Despite Zuckerberg & Co. spending billions of dollars on virtual reality tech every fiscal quarter, the wider VR startup ecosystem has been having a tough few years coming down from the highs of 2016, when investors dumped money into the sector expecting Oculus-sized returns only to see most of their investments slowly wilt away.
This makes it fairly notable news whenever a big institutional investor makes a bet in a VR startup these days — even just a seed round. Earlier this week I sat down with the folks at basketball virtual reality app Gym Class, which just closed an $8 million seed round from Andreessen Horowitz. Other backers include Founders, Inc., Todd and Rahul’s Angel Fund and Balaji Srinivasan.
Gym Class is what they call a VR pure-play — the experience relies on the hardware, and the mechanics only make sense in VR. So, in theory, a bet in the company isn’t just a bet on the ability of the team, but the near-term viability of the space they’re operating in. It’s a safer bet in a world where Meta and Apple are investing heavily in the sector, but still risky given uncertainty around the timing of further headset adoption.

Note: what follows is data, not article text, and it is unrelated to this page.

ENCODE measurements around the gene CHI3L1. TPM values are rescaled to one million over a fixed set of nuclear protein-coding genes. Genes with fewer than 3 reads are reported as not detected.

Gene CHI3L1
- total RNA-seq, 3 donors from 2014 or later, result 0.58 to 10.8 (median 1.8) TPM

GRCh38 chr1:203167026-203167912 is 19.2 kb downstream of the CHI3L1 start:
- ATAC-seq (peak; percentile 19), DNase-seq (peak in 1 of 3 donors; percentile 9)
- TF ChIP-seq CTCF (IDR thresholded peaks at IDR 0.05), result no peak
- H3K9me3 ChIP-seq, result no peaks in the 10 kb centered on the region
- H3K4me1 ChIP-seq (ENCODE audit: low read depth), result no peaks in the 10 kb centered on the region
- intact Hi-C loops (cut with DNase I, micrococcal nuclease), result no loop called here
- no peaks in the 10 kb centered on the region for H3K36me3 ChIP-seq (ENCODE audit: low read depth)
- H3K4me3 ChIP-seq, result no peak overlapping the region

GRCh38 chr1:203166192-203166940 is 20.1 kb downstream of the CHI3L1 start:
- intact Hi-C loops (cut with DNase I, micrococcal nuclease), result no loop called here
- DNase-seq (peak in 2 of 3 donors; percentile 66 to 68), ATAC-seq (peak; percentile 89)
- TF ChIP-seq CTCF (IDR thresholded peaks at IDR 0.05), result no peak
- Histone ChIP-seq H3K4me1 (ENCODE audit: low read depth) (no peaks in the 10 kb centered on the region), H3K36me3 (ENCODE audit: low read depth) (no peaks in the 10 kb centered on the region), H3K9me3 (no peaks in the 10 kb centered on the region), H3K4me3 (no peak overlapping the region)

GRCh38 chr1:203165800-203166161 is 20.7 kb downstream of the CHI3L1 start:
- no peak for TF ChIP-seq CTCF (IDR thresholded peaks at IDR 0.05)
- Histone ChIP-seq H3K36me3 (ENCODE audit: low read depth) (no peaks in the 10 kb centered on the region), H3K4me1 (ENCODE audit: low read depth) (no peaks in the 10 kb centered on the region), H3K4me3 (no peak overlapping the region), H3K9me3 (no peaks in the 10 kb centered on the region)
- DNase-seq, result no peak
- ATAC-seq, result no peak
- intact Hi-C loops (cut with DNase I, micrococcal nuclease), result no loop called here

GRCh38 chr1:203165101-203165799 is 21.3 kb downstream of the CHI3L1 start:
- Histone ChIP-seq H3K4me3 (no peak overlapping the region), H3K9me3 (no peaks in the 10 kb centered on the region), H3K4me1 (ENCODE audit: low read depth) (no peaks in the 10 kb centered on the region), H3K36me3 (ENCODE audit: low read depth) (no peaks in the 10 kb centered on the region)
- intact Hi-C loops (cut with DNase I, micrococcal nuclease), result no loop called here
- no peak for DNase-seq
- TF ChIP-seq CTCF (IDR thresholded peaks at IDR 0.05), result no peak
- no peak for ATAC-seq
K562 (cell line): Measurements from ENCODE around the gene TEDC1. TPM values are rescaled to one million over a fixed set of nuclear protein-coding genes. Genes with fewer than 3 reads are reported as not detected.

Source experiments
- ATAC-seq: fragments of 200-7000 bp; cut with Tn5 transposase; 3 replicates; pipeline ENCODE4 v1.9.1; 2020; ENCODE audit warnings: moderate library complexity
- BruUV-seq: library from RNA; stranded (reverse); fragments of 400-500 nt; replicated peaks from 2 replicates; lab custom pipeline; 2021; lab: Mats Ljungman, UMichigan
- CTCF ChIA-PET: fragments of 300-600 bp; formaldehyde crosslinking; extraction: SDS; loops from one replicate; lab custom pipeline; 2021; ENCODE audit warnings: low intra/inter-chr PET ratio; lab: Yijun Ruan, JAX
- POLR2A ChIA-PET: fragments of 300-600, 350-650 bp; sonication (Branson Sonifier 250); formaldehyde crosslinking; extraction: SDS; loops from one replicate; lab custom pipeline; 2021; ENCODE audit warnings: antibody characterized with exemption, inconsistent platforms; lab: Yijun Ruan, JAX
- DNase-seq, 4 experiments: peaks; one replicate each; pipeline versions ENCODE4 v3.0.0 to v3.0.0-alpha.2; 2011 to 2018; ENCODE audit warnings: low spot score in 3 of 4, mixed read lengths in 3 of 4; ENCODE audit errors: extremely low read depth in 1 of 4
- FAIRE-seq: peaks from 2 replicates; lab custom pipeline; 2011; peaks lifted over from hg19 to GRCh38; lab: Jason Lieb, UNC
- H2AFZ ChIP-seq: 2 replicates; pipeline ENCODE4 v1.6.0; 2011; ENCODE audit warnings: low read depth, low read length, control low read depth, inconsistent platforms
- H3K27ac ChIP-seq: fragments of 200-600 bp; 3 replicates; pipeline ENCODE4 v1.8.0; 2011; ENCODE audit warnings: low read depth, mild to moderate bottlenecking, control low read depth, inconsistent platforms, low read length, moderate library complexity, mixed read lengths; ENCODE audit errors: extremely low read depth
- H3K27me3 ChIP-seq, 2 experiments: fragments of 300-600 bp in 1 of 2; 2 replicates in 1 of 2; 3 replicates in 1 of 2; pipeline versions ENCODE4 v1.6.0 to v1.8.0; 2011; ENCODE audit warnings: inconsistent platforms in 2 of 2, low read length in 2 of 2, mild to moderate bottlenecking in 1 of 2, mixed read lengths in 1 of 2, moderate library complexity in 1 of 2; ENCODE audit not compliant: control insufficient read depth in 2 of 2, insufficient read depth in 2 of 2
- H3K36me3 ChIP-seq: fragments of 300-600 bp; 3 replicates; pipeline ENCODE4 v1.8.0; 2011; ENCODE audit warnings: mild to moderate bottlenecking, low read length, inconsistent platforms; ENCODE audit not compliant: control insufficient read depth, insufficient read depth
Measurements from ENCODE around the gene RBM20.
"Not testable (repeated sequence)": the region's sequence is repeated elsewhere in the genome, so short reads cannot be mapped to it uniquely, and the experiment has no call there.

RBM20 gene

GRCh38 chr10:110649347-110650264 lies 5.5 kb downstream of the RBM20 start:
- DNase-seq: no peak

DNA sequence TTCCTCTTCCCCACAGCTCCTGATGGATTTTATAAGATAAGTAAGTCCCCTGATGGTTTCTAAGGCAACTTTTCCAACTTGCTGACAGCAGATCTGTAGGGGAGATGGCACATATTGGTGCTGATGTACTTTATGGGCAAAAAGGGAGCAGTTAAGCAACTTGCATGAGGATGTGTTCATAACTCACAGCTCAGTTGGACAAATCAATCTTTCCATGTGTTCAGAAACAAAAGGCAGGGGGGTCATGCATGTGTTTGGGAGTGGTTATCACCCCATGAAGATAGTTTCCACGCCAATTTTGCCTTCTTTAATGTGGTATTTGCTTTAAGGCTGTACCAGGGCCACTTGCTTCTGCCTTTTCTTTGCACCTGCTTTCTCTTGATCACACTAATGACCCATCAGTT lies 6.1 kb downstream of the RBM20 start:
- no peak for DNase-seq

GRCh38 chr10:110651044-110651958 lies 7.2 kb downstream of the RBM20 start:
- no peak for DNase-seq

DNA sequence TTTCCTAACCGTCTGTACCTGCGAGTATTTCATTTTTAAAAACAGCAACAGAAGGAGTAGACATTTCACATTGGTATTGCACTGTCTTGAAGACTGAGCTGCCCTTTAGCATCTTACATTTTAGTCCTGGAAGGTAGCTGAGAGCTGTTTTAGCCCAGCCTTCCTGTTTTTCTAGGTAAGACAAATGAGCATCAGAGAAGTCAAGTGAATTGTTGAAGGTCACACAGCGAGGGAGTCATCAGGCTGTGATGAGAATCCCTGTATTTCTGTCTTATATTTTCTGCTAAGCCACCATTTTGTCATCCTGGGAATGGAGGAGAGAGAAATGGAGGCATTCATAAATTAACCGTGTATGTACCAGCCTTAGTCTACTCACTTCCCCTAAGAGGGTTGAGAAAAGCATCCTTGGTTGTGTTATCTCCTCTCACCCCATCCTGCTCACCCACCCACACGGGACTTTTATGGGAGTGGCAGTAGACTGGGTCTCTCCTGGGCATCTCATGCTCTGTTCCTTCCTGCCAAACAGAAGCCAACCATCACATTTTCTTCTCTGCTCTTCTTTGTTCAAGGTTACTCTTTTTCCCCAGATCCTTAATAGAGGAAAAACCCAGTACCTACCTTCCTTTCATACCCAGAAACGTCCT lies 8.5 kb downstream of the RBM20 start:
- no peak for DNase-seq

Even among other VR titles, the game itself is early — Gym Class isn’t even available in Meta’s Quest Store yet. To date, the nearly 1 million downloads of the free app have taken place on Meta’s App Lab storefront, a hub for games that show early promise but may have a good deal of development ahead of them before they’re ready for prime time. So far, Gym Class has gotten quite a bit of attention before even landing on the official Quest store largely due to TikTok shares of gameplay footage.
Image Credits: Gym Class
Gym Class’s product head Paul Katsen tells TechCrunch that the startup is thinking about the experience as more of a social hub than a simple game, one that allows people to hop into a virtual space and bond over the sport and culture around basketball. Gym Class is tightly focused on basketball for the time being, the company says, and doesn’t have any near-term plans to build out a wider offering of sports experiences.
The company’s upcoming official Quest Store launch is a big moment for the company, but cements just how critical Meta’s platform remains for any and all virtual reality developers. Late last month, Meta made a stir by announcing a price increase of their long-available Quest 2 headset, citing a need to recoup investment in the low-margin device.
“If you become reliant on these platforms for distribution, you don’t build your own distribution platform,” Katsen says, “When we see prices are going up by $100, yeah that’s a bummer, but still — the trajectory at which it’s growing — it’s outselling consoles.”